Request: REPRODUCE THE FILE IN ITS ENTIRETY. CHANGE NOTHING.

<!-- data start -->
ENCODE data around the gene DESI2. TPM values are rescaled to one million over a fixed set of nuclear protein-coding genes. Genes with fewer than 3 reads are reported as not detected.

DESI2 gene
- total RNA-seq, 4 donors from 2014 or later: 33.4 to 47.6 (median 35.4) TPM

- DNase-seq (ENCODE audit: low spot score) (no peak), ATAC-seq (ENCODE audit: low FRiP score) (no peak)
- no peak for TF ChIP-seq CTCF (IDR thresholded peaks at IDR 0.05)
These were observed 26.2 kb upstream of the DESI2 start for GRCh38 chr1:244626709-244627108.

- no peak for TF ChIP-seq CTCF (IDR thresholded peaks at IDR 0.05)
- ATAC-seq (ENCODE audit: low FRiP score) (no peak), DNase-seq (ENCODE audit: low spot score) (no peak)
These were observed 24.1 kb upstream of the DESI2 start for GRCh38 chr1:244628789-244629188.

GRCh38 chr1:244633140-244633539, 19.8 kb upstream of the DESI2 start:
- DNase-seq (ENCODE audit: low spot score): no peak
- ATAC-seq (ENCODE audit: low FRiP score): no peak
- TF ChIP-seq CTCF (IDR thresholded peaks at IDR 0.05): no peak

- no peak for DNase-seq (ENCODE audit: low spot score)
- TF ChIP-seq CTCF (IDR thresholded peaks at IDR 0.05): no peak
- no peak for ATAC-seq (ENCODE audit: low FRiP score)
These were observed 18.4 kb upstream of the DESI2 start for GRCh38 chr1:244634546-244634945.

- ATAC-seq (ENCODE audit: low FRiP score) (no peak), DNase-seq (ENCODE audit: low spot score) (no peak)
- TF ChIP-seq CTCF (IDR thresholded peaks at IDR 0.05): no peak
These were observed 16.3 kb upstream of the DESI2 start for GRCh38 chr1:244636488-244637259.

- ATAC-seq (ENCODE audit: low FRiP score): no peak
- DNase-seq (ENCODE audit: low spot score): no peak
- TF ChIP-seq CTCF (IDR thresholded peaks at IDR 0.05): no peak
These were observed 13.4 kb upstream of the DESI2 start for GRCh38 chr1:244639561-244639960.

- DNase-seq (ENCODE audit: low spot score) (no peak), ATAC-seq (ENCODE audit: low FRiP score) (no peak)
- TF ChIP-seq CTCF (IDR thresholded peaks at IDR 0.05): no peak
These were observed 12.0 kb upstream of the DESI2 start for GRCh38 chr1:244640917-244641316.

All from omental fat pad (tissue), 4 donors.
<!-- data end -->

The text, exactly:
ENCODE data around the gene DESI2. TPM values are rescaled to one million over a fixed set of nuclear protein-coding genes. Genes with fewer than 3 reads are reported as not detected.

DESI2 gene
- total RNA-seq, 4 donors from 2014 or later: 33.4 to 47.6 (median 35.4) TPM

- DNase-seq (ENCODE audit: low spot score) (no peak), ATAC-seq (ENCODE audit: low FRiP score) (no peak)
- no peak for TF ChIP-seq CTCF (IDR thresholded peaks at IDR 0.05)
These were observed 26.2 kb upstream of the DESI2 start for GRCh38 chr1:244626709-244627108.

- no peak for TF ChIP-seq CTCF (IDR thresholded peaks at IDR 0.05)
- ATAC-seq (ENCODE audit: low FRiP score) (no peak), DNase-seq (ENCODE audit: low spot score) (no peak)
These were observed 24.1 kb upstream of the DESI2 start for GRCh38 chr1:244628789-244629188.

GRCh38 chr1:244633140-244633539, 19.8 kb upstream of the DESI2 start:
- DNase-seq (ENCODE audit: low spot score): no peak
- ATAC-seq (ENCODE audit: low FRiP score): no peak
- TF ChIP-seq CTCF (IDR thresholded peaks at IDR 0.05): no peak

- no peak for DNase-seq (ENCODE audit: low spot score)
- TF ChIP-seq CTCF (IDR thresholded peaks at IDR 0.05): no peak
- no peak for ATAC-seq (ENCODE audit: low FRiP score)
These were observed 18.4 kb upstream of the DESI2 start for GRCh38 chr1:244634546-244634945.

- ATAC-seq (ENCODE audit: low FRiP score) (no peak), DNase-seq (ENCODE audit: low spot score) (no peak)
- TF ChIP-seq CTCF (IDR thresholded peaks at IDR 0.05): no peak
These were observed 16.3 kb upstream of the DESI2 start for GRCh38 chr1:244636488-244637259.

- ATAC-seq (ENCODE audit: low FRiP score): no peak
- DNase-seq (ENCODE audit: low spot score): no peak
- TF ChIP-seq CTCF (IDR thresholded peaks at IDR 0.05): no peak
These were observed 13.4 kb upstream of the DESI2 start for GRCh38 chr1:244639561-244639960.

- DNase-seq (ENCODE audit: low spot score) (no peak), ATAC-seq (ENCODE audit: low FRiP score) (no peak)
- TF ChIP-seq CTCF (IDR thresholded peaks at IDR 0.05): no peak
These were observed 12.0 kb upstream of the DESI2 start for GRCh38 chr1:244640917-244641316.

All from omental fat pad (tissue), 4 donors.